Kaliya: Well lets start with physical bodies – we have just one of these. So when we walk around in physical space people recognize us because we are in the same body we were last time. We only get one and over time is ages but basically it doesn’t fundamentally change and we can’t “get another one.” Last time we talked about identifiers and having the ability to have a globally unique one that you could take with you around the web. This gives you a freedom to move between websites and take your “digital body” with you. The difference is that in digital space you could make yourself several different “digital bodies or identifiers” that were globally unique that you would use in different contexts.


Jean: I am already a second body by creating the first digital body, right? Since it isn’t my physical body?

Kaliya: :)

Jean: So having many bodies is even more to keep track of and create?

Kaliya: The digital identifier you create that points at you – is like another digital body. Maybe you want to just be http://www.jeanrussell.com everywhere on the web. Maybe you want to have a professional life “identifier” and a personal life “identifier” that separates those two aspects.

Jean: You mean I can manage those bodies instead of having each platform define them for me?

Kaliya: Yes. An example that was brought up yesterday here at Super Nova by danah boyd was that of a teacher. That a teacher is working in front of children – they can’t be seen to be sexual (having a normal dating life) or drinking alcohol (as a normal social adult). So this is an example where someone in that profession would create an identifier they use to connect to their students on social networks and comment on blogs etc.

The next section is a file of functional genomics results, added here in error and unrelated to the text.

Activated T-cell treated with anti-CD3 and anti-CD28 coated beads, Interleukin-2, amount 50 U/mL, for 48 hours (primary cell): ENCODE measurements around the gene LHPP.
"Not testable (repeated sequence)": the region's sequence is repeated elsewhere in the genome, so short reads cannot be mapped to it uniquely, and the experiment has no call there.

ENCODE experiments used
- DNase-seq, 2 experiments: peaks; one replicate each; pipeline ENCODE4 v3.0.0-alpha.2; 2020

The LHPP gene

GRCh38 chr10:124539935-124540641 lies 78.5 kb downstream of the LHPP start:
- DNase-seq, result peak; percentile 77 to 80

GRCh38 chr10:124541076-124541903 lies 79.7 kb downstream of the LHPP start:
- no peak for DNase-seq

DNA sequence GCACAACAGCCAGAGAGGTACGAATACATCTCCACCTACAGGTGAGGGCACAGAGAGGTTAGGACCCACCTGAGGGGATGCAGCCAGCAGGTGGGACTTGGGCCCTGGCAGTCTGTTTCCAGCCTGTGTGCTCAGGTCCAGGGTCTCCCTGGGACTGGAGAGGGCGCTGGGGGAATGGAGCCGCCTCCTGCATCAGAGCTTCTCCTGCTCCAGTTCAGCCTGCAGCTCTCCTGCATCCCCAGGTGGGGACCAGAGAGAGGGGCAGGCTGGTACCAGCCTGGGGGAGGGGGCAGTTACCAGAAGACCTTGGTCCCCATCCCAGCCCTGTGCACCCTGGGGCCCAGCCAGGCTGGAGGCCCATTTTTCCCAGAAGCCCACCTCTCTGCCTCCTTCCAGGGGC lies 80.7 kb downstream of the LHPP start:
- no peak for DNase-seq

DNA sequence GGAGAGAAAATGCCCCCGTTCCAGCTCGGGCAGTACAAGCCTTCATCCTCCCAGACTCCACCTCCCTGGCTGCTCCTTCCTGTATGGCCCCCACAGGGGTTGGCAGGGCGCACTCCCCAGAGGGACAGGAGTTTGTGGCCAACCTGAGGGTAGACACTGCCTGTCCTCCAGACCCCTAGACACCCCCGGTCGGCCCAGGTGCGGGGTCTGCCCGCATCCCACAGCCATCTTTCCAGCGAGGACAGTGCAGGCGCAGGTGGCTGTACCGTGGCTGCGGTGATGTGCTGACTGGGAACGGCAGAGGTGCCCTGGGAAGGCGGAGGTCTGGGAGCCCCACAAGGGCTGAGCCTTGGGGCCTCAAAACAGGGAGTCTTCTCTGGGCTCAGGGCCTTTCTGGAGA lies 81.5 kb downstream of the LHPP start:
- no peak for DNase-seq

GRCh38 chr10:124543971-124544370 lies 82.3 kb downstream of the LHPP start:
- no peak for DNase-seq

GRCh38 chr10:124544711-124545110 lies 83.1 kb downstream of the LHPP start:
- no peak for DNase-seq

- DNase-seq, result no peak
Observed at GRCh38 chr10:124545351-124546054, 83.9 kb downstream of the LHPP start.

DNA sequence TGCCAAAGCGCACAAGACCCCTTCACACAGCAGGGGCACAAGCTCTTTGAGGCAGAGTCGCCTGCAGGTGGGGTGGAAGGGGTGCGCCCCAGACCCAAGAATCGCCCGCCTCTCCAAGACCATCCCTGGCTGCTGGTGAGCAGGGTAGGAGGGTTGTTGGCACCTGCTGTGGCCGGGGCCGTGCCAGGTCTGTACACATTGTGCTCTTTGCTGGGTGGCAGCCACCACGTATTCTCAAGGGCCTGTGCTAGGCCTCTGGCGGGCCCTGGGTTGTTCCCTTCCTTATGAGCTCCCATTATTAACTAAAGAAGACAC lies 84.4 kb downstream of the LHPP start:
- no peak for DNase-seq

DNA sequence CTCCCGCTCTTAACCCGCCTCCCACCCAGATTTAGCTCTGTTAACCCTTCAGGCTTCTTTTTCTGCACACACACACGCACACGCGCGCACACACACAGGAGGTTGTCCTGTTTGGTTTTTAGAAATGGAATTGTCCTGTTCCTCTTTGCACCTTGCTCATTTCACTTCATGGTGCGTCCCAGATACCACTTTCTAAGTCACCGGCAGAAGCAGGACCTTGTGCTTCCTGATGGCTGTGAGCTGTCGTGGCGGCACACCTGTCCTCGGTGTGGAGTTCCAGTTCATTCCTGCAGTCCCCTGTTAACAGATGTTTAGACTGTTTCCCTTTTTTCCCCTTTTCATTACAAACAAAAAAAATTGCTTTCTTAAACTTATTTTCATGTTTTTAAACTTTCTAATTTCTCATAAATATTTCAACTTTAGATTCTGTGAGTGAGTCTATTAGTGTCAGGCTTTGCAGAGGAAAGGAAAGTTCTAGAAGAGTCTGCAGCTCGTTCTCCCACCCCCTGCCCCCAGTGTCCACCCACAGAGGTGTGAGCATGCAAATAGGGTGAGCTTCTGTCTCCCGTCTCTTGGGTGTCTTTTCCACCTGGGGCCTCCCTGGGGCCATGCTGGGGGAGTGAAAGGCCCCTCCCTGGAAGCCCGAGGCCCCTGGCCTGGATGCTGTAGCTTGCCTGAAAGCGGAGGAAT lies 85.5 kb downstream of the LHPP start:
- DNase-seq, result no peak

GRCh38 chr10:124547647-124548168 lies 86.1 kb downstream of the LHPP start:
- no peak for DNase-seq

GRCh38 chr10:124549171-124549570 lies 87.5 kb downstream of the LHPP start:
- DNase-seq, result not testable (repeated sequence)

Jean: Right. That makes sense. Even in my physical body in the analog world, I am showing different facets of myself in different contexts.

Kaliya: They need to have a different identifier they use for their social connections to other adults – in their dating/social life. That same teacher might be politically active – as they have a right as a private citizen to be and those political views well within the spectrum of points of view that are acceptable might not be “the same” as those in their particular town or neighborhood – say a strong environmentalist in a very coal producing town. So they want to take action and voice opinions and share with others who are other active citizens. They would need a different digital identifier for that.

Jean: So, it feels like an advantage to have the ability to manage these digital bodies based on the context they show up in? And thus the community they mesh with in that context?

Kaliya: Back to our first conversation it would be great if they didn’t have to get a new identifier each time they went to a different environmental site – a portable one for them within that context of environmental activists. Yes, contextual management is important. The tools to support individuals doing this are just beginning to be conceptualized and developed.

Jean: So what I hear you saying Kaliya, is that we need our digital bodies to be a reflection of the facets of ourselves and the intersection of those facets with the communities we participate in. This is not defined by platform as much as it is our practices online.